- Project name: Secure Information Sharing Sensor Delivery Event Network (SISSDEN)
- Website: https://sissden.eu/
- Source of funding: European Commission
- Project goal: The goal of the project is to develop the tools necessary to acquire, store, analyse and share large-scale data and correlate them with data from other sources – for this purpose, we partnered with ShadowServer, national CERTs, ISPs and other major external subjects. The heart of the project is a global sensor network designed and implemented by the participants. Our researchers developed innovative architecture for the global sensor network (212 sensors in 53 countries, which makes it possible to monitor a total of nearly 900 addresses), contributing to the creation of a UX-optimised database containing the largest number of carefully selected, information-rich data needed to identify malicious software and behaviours. This system architecture allows for long-term, thorough analyses (lasting months, even years, unlike regular short-term analyses) of selected threats, offering deeper insights into attacker infrastructure, long-term targeting and potential relations between incidents.
The project is a practical, and currently successful example of how to conduct broad, multi-dimensional exchanges of information on security incidents for the purpose of creating the most effective knowledge database possible. This is absolutely necessary to successfully implement cyberattack detection and response systems, both in public and commercial contexts. The useful information on hazards obtained via SISSDEN will be used to inform victims and combat attacks via such organisations as national CERTs, ISPs, hosting service providers and services such as EC3, free of charge.
A challenging innovation developed by the researchers was designing both the architecture of such a complex, highly scalable system and developing the algorithms and tools enabling its effective operation.
Together with CERT Poland, a system for analysing traffic using the darknet (network telescope) was developed, which enables automated classification and grouping of such security incidents as denial of service and other attacks. An important element of this system is our proprietary PGA (Packet Generation Algorithm) analysis module, which detects packet generation algorithms based solely by monitoring network traffic, but, unlike other simple rule-based systems, it utilises an advanced algorithm which detects various kinds of dependencies between individual packet header fields within a given group, and only then constructs rules.
Also developed was a method of deeper SMTP communication analysis which is used to filter mail. The multi-aspectual and multi-layered classification is expanded to include usually omitted elements of SMTP conversations, such as open and end commands, which resulted in the detection of double the amount of bot dialects, increasing filtration effectiveness.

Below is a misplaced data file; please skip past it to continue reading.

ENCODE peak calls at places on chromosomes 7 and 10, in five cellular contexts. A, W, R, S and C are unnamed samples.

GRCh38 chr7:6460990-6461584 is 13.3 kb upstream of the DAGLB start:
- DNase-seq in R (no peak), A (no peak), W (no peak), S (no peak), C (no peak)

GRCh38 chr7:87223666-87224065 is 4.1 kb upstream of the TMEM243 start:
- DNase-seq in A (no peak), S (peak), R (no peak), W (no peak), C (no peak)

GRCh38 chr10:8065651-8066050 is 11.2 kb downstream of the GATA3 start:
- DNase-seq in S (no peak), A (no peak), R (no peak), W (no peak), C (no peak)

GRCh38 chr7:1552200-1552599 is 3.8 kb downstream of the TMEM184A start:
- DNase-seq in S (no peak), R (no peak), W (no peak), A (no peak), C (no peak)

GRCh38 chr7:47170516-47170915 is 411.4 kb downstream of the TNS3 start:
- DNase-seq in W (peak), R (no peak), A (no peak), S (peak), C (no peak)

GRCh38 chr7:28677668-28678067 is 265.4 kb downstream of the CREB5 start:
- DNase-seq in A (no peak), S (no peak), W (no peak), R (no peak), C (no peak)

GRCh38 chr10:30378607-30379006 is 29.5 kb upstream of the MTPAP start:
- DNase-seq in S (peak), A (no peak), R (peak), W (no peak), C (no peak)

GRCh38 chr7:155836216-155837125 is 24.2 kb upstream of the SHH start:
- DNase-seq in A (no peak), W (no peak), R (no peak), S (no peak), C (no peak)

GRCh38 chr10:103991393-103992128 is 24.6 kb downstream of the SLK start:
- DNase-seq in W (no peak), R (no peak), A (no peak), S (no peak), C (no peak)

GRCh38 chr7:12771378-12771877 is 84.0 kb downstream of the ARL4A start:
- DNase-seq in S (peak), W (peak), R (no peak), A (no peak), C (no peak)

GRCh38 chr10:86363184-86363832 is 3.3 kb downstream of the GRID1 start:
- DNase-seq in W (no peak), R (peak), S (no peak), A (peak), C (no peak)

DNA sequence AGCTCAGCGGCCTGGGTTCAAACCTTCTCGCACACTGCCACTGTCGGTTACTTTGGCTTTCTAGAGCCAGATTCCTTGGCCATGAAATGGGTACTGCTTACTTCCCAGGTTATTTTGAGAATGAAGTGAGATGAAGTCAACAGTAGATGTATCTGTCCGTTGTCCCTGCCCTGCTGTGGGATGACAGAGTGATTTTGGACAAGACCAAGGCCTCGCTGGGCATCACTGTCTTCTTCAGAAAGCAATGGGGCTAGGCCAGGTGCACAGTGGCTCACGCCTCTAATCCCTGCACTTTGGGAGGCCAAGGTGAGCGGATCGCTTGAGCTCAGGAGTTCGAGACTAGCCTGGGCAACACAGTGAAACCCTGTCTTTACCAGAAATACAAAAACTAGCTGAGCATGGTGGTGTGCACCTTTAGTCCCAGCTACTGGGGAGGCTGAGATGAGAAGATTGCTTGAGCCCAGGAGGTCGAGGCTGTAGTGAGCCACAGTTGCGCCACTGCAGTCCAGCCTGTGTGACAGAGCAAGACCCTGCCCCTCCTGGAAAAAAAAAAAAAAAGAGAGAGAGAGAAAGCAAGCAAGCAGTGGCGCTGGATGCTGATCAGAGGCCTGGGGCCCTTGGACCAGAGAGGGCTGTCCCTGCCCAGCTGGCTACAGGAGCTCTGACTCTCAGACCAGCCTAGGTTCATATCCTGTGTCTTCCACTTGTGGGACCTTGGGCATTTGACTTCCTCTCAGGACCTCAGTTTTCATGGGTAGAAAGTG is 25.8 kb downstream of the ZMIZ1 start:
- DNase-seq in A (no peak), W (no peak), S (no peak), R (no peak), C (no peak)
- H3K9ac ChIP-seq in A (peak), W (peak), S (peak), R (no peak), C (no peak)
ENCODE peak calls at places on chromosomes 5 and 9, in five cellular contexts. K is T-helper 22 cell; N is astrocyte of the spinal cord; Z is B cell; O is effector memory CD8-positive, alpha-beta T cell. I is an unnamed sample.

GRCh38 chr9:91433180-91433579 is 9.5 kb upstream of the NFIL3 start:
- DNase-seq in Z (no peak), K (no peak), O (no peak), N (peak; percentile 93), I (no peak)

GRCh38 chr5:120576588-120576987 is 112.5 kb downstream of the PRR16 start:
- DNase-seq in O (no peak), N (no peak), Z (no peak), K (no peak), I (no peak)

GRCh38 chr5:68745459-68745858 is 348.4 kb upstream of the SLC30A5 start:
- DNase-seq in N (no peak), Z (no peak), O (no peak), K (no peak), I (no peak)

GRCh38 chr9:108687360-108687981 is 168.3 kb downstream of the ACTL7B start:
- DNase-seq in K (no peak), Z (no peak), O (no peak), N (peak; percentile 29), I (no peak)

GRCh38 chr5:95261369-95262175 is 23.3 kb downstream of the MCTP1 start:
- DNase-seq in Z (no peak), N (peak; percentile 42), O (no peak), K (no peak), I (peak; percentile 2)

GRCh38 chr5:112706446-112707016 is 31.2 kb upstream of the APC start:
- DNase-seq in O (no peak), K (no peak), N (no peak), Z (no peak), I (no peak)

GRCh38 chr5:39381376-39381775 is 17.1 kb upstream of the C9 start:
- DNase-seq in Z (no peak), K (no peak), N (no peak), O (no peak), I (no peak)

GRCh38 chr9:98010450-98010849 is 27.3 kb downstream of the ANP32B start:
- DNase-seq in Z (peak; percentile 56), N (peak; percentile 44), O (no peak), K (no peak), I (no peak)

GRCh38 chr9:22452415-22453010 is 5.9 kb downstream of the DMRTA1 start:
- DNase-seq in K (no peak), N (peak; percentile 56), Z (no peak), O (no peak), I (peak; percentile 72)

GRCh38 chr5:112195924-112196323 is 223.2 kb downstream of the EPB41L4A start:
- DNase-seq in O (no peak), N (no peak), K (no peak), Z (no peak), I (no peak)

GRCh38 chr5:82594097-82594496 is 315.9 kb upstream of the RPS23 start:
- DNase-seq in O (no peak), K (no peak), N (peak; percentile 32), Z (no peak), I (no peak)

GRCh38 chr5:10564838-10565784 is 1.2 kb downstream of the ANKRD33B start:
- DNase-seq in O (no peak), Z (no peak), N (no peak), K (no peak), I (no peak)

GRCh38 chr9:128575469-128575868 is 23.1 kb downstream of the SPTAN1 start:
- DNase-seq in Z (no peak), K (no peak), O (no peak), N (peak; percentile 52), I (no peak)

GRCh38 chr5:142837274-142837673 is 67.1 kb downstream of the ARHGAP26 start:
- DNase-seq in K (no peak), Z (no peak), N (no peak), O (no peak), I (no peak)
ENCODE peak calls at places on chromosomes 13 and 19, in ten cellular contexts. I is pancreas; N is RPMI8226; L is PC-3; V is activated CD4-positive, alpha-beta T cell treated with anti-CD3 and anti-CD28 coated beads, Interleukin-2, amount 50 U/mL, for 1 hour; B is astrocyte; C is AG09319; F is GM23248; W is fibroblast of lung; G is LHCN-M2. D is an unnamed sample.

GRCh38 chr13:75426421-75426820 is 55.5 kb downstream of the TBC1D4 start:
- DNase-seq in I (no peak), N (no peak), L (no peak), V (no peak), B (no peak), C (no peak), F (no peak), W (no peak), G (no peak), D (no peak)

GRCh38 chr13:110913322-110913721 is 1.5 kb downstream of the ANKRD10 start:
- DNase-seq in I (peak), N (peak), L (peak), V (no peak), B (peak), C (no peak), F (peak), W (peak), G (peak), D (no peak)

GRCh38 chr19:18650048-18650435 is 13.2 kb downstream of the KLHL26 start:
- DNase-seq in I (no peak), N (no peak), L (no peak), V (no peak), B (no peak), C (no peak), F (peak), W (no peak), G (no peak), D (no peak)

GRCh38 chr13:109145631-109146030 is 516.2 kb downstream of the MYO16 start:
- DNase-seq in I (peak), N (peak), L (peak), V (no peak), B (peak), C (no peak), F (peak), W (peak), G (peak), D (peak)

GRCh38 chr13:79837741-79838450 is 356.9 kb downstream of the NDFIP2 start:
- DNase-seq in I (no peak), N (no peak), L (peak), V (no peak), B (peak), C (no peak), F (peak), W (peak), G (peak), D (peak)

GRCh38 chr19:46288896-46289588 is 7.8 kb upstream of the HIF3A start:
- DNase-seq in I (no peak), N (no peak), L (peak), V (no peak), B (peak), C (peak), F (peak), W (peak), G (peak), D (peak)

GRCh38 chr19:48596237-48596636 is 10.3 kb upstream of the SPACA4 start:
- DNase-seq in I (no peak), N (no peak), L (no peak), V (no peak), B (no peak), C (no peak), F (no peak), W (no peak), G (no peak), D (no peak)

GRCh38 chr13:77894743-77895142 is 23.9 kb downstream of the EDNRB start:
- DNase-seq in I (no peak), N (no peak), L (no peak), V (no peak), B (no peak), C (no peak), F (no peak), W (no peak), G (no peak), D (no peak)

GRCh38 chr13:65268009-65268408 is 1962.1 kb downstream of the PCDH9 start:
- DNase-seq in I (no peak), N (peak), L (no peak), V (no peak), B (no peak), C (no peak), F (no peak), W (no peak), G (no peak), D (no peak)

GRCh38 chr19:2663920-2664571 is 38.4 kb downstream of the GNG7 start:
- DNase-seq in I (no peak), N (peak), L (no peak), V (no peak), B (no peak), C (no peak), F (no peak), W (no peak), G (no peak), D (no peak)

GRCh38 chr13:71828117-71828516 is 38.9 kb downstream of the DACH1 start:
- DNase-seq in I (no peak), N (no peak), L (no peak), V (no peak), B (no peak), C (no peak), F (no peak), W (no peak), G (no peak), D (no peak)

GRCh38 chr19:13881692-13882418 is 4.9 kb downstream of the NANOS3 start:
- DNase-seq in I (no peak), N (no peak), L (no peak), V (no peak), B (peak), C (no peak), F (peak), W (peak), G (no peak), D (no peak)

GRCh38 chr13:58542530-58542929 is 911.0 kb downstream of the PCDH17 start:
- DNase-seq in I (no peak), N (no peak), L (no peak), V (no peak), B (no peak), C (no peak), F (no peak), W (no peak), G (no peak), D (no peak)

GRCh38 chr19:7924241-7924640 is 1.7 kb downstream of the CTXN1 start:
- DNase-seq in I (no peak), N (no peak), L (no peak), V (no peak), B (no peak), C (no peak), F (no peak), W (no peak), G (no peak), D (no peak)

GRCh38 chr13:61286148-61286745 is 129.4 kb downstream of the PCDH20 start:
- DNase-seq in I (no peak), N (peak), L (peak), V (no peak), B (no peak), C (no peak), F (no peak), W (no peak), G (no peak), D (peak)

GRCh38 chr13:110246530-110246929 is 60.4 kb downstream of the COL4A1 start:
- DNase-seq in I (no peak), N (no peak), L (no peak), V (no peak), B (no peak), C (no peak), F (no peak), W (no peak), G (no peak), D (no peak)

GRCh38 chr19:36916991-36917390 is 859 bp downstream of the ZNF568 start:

The SISSDEN project was the first time we acted as the coordinator of a large European consortium, both at the application stage and after project commencement. It was largely thanks to the effective coordination of the efforts involved that a high-quality application could be submitted, as confirmed by the maximum score awarded by the reviewers (15/15 points). Our role in carrying out the project itself is also important and involves various research and coordinating the hardware acquisition and sensor system implementation processes.
To date, we have developed a series of innovative solutions as part of the SISSDEN project, of which we are the coordinator:
- an extensive set of darknet data analysis methods for ongoing identification of various classes of incidents
- a method of analysing packet generation algorithms used by malicious software in such attacks as DDoS, possible to be applied to darknet data and sandbox environment traffic
- methods of continuous botnet configuration tracking, which include extensions to the existing system of extracting configurations from collected malicious software samples and a new system which emulates real bots to constantly track changes in their configuration
- a method for analysing SMTP dialects which allows for the identification of client and server software used to send emails based on tiny differences in protocol implementation, possible to be applied regardless of spam identification content and the identification of botnets responsible for particular spam campaigns.
- NASK PIB - leader
- MONTIMAGE EURL (France)
- CYBERDEFCON LIMITED (United Kingdom)
- SAARLAND UNIVERSITY (Germany)
- DEUTCHE TELEKOM AG (Geramany)
- ECLEXYS SAGL (Switzerland)
- POSTE ITALIANE – SOCIETA PER AZIONI (Italia)
- Stichting The Shadowserver Foundation Europe (Netherlands)
- Kijewski, P; Jaroszewski, P; Urbanowicz, J; Jart Armin, The Never-Ending Game of Cyberattack Attribution: Exploring the Threats, Defenses and Research Gaps. Rozdział w książce: Combatting Cybercrime and Cyberterrorism - Challenges, Trends and Priorities; strony 175-192; 2016; Springer International Publishing
- Jart armin, Bryn Thompson, Kijewski, P, Cybercrime Economic Costs: No Measure No Solution, Combatting Cybercrime and Cyberterrorism - Challenges, Trends and Priorities; strony 135-155; 2016; Springer International Publishing
- Bazydło P., Lasota K., Kozakiewicz A. (2017) “Botnet Fingerprinting: Anomaly Detection in SMTP Conversations”. In: IEEE Security & Privacy, vol. 15, no. 6, pp. 25-32, November/December 2017, doi: 10.1109/MSP.2017.4251116